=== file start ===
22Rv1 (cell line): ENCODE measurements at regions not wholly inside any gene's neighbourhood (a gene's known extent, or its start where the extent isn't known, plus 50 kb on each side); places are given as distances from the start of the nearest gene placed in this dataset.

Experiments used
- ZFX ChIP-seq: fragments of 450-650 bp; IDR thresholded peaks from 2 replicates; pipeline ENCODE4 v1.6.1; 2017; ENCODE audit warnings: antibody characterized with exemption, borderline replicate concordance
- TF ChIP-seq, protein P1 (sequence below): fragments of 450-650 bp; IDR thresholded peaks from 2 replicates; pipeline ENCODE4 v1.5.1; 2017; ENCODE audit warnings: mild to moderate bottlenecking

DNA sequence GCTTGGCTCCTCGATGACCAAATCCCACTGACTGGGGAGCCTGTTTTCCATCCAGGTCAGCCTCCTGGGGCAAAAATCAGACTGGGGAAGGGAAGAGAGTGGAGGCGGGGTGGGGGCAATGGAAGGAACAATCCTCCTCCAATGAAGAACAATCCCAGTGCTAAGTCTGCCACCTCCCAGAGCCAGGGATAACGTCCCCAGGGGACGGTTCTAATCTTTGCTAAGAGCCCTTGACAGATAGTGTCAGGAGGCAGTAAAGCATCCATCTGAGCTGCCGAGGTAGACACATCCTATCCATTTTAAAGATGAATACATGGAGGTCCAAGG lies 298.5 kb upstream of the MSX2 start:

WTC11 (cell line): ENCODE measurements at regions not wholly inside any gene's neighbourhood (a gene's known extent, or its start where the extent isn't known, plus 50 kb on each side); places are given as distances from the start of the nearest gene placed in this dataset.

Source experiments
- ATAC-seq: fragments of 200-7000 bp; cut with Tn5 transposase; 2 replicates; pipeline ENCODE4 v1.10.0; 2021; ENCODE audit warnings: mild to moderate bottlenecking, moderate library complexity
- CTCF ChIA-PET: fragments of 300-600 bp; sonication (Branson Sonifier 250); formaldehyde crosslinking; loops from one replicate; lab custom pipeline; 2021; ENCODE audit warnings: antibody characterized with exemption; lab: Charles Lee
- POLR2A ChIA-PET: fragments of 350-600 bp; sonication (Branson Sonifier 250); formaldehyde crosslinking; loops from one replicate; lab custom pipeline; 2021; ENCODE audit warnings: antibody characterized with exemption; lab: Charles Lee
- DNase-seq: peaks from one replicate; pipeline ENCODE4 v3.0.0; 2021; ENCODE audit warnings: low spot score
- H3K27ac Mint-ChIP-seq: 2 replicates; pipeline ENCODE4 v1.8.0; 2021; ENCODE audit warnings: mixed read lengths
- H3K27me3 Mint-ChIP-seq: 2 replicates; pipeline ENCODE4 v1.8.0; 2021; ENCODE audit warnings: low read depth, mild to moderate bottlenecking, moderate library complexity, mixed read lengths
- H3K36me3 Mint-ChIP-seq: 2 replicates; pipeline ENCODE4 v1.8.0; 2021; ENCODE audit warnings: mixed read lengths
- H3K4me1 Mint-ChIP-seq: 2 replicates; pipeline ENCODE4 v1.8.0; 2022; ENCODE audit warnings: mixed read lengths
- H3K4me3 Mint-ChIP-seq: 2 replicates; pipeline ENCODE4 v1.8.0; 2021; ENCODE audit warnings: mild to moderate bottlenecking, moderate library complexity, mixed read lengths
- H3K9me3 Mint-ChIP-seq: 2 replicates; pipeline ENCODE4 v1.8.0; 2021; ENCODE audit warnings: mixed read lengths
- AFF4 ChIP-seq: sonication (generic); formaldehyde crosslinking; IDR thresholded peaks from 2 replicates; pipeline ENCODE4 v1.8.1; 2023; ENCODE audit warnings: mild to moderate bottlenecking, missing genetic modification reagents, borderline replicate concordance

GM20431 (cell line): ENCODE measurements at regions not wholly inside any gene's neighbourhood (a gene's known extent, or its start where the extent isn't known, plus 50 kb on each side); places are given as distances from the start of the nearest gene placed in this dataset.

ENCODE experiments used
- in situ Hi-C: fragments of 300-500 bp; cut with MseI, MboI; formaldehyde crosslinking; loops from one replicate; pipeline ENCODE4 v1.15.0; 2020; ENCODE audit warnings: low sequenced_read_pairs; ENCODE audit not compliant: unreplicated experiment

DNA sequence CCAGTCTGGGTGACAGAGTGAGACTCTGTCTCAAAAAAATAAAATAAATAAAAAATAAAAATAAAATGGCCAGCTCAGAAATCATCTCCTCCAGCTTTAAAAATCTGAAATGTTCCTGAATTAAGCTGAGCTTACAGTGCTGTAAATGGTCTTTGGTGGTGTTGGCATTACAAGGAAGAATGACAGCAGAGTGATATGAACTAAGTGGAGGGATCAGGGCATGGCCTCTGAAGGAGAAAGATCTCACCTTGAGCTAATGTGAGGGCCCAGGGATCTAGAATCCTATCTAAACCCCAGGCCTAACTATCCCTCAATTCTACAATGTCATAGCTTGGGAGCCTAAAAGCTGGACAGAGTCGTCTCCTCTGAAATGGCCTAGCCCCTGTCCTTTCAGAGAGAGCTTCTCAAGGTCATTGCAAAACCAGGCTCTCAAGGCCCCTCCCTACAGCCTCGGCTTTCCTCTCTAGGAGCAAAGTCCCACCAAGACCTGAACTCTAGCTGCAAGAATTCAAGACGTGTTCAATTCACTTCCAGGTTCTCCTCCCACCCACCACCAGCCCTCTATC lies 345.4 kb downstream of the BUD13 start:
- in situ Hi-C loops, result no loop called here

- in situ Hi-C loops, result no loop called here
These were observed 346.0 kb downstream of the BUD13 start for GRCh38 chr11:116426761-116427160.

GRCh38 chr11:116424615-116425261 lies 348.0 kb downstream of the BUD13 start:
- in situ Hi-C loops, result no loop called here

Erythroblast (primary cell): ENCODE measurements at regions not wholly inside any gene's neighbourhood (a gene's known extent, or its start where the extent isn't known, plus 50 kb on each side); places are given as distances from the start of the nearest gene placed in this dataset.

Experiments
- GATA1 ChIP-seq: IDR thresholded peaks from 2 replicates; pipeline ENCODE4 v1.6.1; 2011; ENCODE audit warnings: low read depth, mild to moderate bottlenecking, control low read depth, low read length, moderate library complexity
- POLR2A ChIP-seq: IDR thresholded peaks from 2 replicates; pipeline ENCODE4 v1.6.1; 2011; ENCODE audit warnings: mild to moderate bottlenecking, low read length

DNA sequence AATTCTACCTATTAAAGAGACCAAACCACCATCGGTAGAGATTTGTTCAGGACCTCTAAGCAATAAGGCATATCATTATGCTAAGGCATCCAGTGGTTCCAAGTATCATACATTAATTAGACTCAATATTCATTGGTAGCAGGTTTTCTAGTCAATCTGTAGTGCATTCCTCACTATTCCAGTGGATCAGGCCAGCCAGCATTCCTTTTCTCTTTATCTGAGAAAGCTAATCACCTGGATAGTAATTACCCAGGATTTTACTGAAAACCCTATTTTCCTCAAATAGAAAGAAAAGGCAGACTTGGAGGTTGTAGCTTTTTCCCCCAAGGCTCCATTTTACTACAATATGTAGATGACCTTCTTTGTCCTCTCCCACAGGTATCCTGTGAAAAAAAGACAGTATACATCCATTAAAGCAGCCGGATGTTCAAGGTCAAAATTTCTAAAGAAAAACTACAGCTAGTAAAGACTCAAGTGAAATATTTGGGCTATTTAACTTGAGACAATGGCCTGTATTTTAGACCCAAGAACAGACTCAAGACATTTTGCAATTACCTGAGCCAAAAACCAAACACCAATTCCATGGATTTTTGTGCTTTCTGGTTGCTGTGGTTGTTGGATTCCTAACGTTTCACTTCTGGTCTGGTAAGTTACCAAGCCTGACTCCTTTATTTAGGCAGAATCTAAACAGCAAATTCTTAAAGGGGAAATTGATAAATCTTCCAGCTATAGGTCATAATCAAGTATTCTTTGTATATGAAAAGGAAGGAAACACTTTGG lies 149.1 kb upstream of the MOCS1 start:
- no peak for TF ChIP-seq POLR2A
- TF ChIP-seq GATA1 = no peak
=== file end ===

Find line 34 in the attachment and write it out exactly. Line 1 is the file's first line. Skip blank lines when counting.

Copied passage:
- TF ChIP-seq GATA1 = no peak